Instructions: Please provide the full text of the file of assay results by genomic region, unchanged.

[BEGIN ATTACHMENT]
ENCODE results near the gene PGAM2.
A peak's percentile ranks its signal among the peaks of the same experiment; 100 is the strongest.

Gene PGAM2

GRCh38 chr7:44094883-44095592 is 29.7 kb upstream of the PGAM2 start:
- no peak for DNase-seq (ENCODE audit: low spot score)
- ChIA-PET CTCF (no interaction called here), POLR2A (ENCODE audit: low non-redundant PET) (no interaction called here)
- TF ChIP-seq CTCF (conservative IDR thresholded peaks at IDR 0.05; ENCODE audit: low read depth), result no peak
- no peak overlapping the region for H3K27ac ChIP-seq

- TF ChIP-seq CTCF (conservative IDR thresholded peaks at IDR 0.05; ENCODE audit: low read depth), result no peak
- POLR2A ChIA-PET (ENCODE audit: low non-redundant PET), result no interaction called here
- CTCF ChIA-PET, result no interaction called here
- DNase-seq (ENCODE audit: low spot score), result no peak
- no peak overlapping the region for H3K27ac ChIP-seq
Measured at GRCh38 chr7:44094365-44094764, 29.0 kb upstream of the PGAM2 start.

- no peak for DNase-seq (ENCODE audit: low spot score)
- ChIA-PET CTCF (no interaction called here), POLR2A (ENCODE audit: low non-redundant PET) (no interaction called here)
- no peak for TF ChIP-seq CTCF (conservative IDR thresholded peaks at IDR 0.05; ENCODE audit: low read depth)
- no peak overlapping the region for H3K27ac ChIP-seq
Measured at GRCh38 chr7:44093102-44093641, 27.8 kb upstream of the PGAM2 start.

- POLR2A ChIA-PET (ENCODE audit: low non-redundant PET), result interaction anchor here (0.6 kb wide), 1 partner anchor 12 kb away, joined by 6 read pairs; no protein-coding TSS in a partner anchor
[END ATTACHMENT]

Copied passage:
ENCODE results near the gene PGAM2.
A peak's percentile ranks its signal among the peaks of the same experiment; 100 is the strongest.

Gene PGAM2

GRCh38 chr7:44094883-44095592 is 29.7 kb upstream of the PGAM2 start:
- no peak for DNase-seq (ENCODE audit: low spot score)
- ChIA-PET CTCF (no interaction called here), POLR2A (ENCODE audit: low non-redundant PET) (no interaction called here)
- TF ChIP-seq CTCF (conservative IDR thresholded peaks at IDR 0.05; ENCODE audit: low read depth), result no peak
- no peak overlapping the region for H3K27ac ChIP-seq

- TF ChIP-seq CTCF (conservative IDR thresholded peaks at IDR 0.05; ENCODE audit: low read depth), result no peak
- POLR2A ChIA-PET (ENCODE audit: low non-redundant PET), result no interaction called here
- CTCF ChIA-PET, result no interaction called here
- DNase-seq (ENCODE audit: low spot score), result no peak
- no peak overlapping the region for H3K27ac ChIP-seq
Measured at GRCh38 chr7:44094365-44094764, 29.0 kb upstream of the PGAM2 start.

- no peak for DNase-seq (ENCODE audit: low spot score)
- ChIA-PET CTCF (no interaction called here), POLR2A (ENCODE audit: low non-redundant PET) (no interaction called here)
- no peak for TF ChIP-seq CTCF (conservative IDR thresholded peaks at IDR 0.05; ENCODE audit: low read depth)
- no peak overlapping the region for H3K27ac ChIP-seq
Measured at GRCh38 chr7:44093102-44093641, 27.8 kb upstream of the PGAM2 start.

- POLR2A ChIA-PET (ENCODE audit: low non-redundant PET), result interaction anchor here (0.6 kb wide), 1 partner anchor 12 kb away, joined by 6 read pairs; no protein-coding TSS in a partner anchor